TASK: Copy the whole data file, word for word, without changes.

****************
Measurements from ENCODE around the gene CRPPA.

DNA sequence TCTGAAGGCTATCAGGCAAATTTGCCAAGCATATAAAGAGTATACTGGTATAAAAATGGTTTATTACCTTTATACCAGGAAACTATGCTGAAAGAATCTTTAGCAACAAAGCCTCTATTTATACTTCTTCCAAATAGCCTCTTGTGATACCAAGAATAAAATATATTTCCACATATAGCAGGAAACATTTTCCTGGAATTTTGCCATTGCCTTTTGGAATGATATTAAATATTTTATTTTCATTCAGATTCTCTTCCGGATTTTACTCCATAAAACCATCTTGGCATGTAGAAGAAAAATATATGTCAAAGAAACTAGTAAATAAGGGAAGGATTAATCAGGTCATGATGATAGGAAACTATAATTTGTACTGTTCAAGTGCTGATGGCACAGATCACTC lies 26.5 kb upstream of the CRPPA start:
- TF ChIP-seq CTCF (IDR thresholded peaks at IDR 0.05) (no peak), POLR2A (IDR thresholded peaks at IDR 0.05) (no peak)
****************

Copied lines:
Measurements from ENCODE around the gene CRPPA.

DNA sequence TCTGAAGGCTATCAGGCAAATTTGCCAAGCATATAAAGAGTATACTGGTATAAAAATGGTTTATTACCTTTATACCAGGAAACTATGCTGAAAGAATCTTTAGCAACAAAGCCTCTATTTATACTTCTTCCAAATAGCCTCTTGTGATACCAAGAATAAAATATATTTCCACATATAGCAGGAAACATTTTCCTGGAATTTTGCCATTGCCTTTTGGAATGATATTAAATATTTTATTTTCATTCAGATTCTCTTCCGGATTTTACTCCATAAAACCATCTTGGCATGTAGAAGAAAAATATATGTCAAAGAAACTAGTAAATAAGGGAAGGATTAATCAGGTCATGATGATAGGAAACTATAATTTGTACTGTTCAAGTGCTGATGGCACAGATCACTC lies 26.5 kb upstream of the CRPPA start:
- TF ChIP-seq CTCF (IDR thresholded peaks at IDR 0.05) (no peak), POLR2A (IDR thresholded peaks at IDR 0.05) (no peak)